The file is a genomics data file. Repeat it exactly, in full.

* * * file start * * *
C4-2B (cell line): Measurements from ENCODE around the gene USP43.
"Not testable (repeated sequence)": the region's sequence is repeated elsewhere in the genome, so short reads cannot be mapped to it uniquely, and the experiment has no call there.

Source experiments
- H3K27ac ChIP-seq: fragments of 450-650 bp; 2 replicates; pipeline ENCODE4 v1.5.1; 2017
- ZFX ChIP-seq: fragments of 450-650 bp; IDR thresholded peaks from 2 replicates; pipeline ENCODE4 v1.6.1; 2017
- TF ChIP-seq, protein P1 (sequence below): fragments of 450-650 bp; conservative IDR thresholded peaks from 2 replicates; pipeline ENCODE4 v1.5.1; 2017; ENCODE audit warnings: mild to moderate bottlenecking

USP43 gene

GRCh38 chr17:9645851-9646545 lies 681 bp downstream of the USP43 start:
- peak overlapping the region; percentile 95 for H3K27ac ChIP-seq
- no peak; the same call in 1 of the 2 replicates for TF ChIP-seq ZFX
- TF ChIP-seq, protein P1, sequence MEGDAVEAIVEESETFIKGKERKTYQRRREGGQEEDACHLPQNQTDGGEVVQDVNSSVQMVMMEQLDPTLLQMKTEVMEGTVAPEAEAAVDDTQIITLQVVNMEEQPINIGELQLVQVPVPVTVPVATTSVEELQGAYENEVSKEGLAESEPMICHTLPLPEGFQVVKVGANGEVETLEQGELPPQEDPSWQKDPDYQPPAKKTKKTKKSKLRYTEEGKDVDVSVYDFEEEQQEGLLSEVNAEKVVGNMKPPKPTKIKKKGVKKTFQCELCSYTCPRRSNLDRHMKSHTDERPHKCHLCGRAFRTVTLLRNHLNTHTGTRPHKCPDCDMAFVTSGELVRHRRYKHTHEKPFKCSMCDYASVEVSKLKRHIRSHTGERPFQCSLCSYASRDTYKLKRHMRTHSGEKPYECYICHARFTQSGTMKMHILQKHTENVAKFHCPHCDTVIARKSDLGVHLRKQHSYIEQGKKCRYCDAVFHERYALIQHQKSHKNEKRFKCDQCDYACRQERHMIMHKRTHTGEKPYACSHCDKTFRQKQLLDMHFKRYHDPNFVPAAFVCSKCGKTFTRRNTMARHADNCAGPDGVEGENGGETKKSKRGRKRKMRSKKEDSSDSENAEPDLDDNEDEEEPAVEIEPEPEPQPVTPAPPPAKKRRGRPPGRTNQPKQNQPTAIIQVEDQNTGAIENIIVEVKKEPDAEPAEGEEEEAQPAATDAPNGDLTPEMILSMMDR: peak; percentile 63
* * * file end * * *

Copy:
C4-2B (cell line): Measurements from ENCODE around the gene USP43.
"Not testable (repeated sequence)": the region's sequence is repeated elsewhere in the genome, so short reads cannot be mapped to it uniquely, and the experiment has no call there.

Source experiments
- H3K27ac ChIP-seq: fragments of 450-650 bp; 2 replicates; pipeline ENCODE4 v1.5.1; 2017
- ZFX ChIP-seq: fragments of 450-650 bp; IDR thresholded peaks from 2 replicates; pipeline ENCODE4 v1.6.1; 2017
- TF ChIP-seq, protein P1 (sequence below): fragments of 450-650 bp; conservative IDR thresholded peaks from 2 replicates; pipeline ENCODE4 v1.5.1; 2017; ENCODE audit warnings: mild to moderate bottlenecking

USP43 gene

GRCh38 chr17:9645851-9646545 lies 681 bp downstream of the USP43 start:
- peak overlapping the region; percentile 95 for H3K27ac ChIP-seq
- no peak; the same call in 1 of the 2 replicates for TF ChIP-seq ZFX
- TF ChIP-seq, protein P1, sequence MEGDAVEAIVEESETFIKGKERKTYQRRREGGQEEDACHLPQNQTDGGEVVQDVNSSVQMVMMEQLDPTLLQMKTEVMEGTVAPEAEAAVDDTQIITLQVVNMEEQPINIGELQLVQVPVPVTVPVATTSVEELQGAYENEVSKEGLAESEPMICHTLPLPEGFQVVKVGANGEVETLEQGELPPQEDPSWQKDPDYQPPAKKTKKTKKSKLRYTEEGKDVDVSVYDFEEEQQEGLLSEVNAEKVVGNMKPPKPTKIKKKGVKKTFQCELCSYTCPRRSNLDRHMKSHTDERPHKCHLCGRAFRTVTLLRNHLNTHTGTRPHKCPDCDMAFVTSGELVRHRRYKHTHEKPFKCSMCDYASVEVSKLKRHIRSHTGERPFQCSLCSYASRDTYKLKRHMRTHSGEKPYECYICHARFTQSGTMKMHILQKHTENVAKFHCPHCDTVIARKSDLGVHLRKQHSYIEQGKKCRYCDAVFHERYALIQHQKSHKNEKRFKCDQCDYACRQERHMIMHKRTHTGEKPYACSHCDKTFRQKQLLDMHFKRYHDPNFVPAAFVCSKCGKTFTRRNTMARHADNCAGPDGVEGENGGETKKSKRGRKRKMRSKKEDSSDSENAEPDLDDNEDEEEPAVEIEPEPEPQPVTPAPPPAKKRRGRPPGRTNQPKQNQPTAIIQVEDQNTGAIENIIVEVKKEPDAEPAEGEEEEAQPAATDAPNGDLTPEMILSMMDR: peak; percentile 63